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Would you pay to fix an employees truck?

Discussion in 'Business Fundamentals' started by ktfbgb, Sep 4, 2016.

  1. ktfbgb

    ktfbgb Senior Member
    Messages: 763

    Hey guys just want to get your thoughts on this. One of my employees who is going to be the sidewalk crew foreman this year had his 4 wheel drive take a dump on him. His truck is still in pretty good shape and has been reliable just the 4x4 doesn't work. He's never missed a day of work because his "truck broke down". Anyway he had a shop look at it and I guess the fix is just around $600. That's a lot of coin for him and he can't afford it, but I can. I have been wanting to get a company truck for him as my lead guy but I just can't do it right now. That's for a different thread. What would you guys do? I can't buy him a company truck right now but want to ensure he can get around this winter. Would you guys pay to fix an employees truck in this situation? Especially if it's a benefit for your company to make sure they can get to work at 3am with a foot of snow on the ground? Would you make it pro rated like have him sign something that says he has to work for me at least 6 months after the repairs are made and each month will cut a $100 off the price so if he leaves after two months he owes me $400 which I would take out of the last paycheck?
     
  2. Randall Ave

    Randall Ave PlowSite.com Addict
    Messages: 1,964

    It's like you are lending him money. If you want, you write up something quick that he will pay back X amount every paycheck. He pays the whole thing. I have helped employees before. But there's limits.
     
    Mark Oomkes likes this.
  3. ktfbgb

    ktfbgb Senior Member
    Messages: 763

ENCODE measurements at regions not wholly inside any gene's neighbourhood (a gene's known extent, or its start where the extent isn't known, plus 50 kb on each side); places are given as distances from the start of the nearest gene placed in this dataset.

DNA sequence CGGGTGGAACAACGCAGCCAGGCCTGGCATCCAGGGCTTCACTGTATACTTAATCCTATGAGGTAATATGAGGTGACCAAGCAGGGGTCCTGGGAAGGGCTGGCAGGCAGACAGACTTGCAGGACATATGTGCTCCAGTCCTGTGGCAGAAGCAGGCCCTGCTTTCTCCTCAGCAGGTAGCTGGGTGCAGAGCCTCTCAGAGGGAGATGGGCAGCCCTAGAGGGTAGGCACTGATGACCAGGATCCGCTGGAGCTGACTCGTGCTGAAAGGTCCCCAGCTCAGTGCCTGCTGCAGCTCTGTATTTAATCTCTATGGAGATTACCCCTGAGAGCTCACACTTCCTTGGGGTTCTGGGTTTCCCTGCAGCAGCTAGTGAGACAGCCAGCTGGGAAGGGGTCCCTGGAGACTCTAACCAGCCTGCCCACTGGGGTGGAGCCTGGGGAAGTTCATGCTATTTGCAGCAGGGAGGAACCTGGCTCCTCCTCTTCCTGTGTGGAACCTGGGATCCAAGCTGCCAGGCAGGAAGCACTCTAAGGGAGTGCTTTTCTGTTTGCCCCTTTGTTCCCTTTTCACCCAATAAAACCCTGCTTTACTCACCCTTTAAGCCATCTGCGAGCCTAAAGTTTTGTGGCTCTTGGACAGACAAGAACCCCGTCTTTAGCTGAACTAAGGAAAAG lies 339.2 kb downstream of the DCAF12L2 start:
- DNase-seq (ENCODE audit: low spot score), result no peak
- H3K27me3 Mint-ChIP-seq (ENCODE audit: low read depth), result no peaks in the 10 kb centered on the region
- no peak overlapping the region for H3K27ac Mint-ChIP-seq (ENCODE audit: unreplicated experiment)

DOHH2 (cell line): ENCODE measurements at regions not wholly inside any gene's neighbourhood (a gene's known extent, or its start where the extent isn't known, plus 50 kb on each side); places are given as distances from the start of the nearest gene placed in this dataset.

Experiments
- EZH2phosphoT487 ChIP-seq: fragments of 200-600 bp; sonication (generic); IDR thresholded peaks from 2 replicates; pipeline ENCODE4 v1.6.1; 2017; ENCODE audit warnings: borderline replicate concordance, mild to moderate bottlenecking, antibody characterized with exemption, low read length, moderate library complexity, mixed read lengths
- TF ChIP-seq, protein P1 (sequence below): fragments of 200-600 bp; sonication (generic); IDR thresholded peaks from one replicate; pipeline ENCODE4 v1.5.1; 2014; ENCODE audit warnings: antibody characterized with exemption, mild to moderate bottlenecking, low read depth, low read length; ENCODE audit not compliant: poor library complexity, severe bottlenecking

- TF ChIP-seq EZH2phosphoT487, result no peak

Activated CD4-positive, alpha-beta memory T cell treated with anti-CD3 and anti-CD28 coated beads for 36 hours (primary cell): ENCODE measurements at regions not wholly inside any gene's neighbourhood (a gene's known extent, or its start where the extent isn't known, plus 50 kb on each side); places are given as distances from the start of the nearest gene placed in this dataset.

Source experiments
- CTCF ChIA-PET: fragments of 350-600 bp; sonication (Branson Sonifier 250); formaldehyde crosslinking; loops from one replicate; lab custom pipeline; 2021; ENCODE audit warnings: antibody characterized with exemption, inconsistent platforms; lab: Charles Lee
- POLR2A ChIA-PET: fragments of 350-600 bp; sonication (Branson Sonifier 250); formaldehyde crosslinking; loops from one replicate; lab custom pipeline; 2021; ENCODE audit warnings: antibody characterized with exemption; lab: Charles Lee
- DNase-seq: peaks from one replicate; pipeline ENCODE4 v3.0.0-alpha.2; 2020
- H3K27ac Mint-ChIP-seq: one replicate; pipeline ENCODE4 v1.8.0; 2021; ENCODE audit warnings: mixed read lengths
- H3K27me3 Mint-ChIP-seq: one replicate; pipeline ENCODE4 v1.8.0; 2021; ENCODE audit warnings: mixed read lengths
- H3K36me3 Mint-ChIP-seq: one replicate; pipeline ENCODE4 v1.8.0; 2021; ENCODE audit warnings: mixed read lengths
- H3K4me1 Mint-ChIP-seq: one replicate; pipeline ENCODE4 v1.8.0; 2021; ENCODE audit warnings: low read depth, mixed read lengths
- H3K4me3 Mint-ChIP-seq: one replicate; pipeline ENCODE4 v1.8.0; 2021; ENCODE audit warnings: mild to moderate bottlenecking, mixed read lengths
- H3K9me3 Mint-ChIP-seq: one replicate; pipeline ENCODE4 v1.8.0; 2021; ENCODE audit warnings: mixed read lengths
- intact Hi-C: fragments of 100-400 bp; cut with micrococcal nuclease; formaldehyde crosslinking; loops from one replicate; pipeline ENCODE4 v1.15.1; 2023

Ya and I don't want to set a dangerous president either. All of a sudden the brakes are bad, need new tires, etc. etc. Maybe the loan route is a better way to go.
     
  4. FredG

    FredG 2000 Club Member
    Messages: 2,211

    If you have faith in the guy and you need him and like him for sure. It's only $600.00 and he will be more loyal. Your probably his only shot at getting the money. Let him pay you back the way you want or feel best about.

    I done this plenty of time, They can't get to work with no vehicle, I know I sure would not want to pick him up.
     
  5. FredG

    FredG 2000 Club Member
    Messages: 2,211

    Keep one eye on his vehicle, You see tires or brakes etc. tell them I do, Make sure you don't party, fish,hunt to much. You need tires. In NY you can put lean on vehicle. Not recommended with a minimal amount. Lost some good guys over vehicles because they could not get to work. Other Contractors may be willing to pick him up.
     
    ktfbgb likes this.
  6. ktfbgb

    ktfbgb Senior Member
    Messages: 763

    Ya I do have faith in him and he has been a loyal guy. In the past I have been a real a@@ h$@& to my employees about their trucks and tools etc. telling them if they want a job then they better figure out how to get to work on time no matter what. That tactic has lost me many employees and we have a severely limited skilled worker pool here. So when I find a guy who is a great all around carpenter who works hard, never misses any work, and is willing to get up at 3 am to run a shovel crew even though he's a carpenter and not a laborer, I don't want to lose him. I don't want to set a mentality that the boss is going to keep lending money for truck repairs either. I'm sure you have all had employees ask for advances on their paycheck and I personally refuse to do it, just like I refuse to give rides to employees. Just trying to figure out how to be a firm boss without being a complete a hole which is new territory for me lol.